Fast solar wind causes aurora light shows

October 12, 2015, NASA
Credit: Image courtesy of Johnny Henriksen/Spaceweather.com

On the night of Oct. 8, 2015, a photographer in Harstad, Norway captured this image of the dancing northern lights. Auroras are created when fast-moving, magnetic solar material strikes Earth's magnetic bubble, the magnetosphere. This collision rattles the magnetosphere in an event called a geomagnetic storm, sending trapped charged particles zooming down magnetic field lines towards the atmosphere, where they collide brilliantly with molecules in the air, creating auroras.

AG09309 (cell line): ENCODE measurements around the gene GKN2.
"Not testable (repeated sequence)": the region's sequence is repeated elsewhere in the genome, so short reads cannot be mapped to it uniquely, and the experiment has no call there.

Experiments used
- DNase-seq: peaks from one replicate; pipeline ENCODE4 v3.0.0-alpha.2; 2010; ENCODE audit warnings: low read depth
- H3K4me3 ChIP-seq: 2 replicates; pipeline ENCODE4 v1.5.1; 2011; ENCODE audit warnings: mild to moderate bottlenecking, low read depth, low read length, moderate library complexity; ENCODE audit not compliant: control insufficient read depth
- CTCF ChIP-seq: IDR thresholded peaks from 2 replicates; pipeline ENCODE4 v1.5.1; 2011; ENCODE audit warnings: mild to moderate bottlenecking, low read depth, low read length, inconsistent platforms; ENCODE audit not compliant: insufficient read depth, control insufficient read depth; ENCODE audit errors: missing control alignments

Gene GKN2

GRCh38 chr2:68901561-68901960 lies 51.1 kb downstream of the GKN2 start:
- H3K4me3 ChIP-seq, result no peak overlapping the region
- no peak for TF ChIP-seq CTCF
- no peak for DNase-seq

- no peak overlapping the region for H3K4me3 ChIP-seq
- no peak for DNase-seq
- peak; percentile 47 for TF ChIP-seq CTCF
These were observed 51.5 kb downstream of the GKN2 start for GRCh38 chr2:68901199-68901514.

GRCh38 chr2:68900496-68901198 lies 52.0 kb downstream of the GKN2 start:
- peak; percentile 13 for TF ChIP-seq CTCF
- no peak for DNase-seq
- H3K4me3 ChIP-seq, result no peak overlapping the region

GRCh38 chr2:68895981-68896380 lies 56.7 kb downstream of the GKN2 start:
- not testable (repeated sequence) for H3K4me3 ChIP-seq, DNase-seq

Though many geomagnetic storms are associated with clouds of solar material that explode from the sun in an event called a , or CME, this storm was caused by an especially fast stream of solar wind.

"Geomagnetic storms caused by high-speed solar wind streams aren't uncommon," said Leila Mays, a space physicist at NASA's Goddard Space Flight Center in Greenbelt, Maryland. "Near solar minimum—when solar activity like CMEs are less frequent—these fast streams are actually the most common cause of geomagnetic storms that create auroras."

Explore further: NASA measuring the pulsating aurora

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